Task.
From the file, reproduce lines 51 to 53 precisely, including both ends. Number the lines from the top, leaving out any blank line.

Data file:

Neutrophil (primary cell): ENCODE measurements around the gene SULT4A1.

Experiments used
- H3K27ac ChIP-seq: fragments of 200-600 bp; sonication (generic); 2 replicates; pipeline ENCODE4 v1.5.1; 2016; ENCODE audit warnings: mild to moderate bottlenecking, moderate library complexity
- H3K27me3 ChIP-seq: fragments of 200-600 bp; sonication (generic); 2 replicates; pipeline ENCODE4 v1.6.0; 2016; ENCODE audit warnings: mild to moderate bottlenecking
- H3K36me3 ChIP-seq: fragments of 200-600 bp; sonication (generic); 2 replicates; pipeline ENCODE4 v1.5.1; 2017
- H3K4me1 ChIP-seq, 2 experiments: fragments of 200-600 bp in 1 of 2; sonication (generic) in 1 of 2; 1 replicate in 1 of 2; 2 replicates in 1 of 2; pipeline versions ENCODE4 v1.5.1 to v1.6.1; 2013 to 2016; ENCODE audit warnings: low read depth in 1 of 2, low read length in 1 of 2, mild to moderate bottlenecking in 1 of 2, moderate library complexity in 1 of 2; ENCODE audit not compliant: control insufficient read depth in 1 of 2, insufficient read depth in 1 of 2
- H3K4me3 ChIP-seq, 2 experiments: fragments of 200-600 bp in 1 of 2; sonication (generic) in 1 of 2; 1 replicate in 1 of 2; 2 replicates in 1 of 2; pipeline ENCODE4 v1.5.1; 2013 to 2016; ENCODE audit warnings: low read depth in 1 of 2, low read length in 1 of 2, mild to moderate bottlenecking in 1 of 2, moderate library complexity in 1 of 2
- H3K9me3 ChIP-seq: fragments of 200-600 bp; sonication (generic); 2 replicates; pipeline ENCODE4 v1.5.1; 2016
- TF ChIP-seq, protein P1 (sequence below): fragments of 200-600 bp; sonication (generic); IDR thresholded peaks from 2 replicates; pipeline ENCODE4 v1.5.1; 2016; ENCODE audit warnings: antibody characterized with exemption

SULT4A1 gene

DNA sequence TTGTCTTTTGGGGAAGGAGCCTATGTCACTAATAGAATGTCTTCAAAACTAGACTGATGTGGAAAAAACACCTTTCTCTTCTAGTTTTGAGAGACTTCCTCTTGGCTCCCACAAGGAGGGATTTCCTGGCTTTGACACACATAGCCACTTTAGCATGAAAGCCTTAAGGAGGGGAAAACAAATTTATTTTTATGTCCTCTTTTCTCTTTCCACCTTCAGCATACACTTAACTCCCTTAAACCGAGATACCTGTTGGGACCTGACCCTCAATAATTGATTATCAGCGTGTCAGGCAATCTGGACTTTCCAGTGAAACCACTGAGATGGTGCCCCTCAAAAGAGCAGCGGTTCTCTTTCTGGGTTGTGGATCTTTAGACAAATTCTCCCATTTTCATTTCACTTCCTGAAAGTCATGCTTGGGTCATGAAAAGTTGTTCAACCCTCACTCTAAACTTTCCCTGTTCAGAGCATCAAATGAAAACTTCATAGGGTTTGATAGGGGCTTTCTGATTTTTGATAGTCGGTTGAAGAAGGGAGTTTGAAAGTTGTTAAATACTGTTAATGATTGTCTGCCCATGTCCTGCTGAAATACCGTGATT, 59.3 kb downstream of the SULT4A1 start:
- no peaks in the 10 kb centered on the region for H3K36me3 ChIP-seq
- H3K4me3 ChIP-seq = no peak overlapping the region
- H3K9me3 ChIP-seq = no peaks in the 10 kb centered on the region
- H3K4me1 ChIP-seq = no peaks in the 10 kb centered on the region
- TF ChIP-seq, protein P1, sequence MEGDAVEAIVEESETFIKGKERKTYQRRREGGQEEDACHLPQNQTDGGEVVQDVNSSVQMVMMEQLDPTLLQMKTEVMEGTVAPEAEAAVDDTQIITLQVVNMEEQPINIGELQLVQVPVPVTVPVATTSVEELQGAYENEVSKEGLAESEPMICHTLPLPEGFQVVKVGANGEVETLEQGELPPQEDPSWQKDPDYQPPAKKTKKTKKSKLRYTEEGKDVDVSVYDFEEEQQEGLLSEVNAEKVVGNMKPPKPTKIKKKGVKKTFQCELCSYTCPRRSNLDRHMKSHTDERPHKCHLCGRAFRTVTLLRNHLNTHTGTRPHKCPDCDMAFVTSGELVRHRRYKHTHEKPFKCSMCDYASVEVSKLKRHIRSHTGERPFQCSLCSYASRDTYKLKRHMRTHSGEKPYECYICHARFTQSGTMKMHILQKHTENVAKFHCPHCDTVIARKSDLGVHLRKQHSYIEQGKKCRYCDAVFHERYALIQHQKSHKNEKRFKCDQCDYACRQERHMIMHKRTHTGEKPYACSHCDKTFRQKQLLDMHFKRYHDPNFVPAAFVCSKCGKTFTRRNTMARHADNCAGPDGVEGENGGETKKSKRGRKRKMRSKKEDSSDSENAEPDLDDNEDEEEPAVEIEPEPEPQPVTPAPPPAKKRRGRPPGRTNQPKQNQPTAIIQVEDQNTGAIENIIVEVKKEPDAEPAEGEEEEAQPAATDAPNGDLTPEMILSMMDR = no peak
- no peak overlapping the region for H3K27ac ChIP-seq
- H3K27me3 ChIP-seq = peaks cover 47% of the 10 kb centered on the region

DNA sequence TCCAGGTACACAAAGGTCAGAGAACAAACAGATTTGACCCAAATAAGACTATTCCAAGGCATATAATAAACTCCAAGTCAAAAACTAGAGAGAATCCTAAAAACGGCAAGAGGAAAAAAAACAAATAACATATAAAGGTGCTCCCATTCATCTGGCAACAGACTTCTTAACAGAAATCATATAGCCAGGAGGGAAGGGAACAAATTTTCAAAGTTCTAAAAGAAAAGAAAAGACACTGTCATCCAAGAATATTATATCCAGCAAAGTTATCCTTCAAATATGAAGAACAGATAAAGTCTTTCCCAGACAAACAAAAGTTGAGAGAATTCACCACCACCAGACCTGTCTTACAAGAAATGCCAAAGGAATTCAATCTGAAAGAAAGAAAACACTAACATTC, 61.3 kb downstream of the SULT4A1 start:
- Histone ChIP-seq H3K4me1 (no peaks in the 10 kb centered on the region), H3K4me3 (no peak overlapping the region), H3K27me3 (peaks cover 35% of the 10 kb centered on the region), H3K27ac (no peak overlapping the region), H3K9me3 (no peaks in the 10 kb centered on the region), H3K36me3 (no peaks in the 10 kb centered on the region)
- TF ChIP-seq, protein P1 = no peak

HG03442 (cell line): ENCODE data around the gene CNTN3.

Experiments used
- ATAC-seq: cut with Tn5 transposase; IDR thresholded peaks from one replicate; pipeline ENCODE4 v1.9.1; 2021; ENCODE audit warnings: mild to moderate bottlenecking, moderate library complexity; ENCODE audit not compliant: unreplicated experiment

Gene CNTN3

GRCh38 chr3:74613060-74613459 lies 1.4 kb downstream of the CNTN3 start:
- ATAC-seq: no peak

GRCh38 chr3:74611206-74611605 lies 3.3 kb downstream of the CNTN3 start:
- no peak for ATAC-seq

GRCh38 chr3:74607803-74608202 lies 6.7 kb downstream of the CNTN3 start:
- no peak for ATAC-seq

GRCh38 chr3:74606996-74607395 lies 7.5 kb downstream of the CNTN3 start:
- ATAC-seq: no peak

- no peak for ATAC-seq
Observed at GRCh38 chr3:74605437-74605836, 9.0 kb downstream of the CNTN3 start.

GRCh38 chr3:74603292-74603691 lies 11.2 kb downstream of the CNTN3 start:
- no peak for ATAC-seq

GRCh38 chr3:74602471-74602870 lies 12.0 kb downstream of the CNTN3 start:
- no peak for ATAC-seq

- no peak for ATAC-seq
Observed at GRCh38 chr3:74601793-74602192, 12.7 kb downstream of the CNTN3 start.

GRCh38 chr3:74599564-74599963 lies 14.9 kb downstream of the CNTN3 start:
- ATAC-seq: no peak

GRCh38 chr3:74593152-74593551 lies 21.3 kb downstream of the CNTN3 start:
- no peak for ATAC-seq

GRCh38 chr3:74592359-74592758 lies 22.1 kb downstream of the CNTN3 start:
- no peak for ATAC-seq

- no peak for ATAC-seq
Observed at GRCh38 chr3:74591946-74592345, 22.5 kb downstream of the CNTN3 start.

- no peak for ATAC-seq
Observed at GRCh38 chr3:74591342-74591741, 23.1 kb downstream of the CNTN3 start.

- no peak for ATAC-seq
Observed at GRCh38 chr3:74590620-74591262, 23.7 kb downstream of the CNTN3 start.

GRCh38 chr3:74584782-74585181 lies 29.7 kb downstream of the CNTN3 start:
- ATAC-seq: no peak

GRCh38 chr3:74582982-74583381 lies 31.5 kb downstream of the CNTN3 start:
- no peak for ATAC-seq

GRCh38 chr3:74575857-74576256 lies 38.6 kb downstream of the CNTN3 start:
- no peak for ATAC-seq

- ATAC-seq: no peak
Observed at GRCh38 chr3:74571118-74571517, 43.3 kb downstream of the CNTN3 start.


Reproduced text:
Observed at GRCh38 chr3:74591342-74591741, 23.1 kb downstream of the CNTN3 start.

- no peak for ATAC-seq
Observed at GRCh38 chr3:74590620-74591262, 23.7 kb downstream of the CNTN3 start.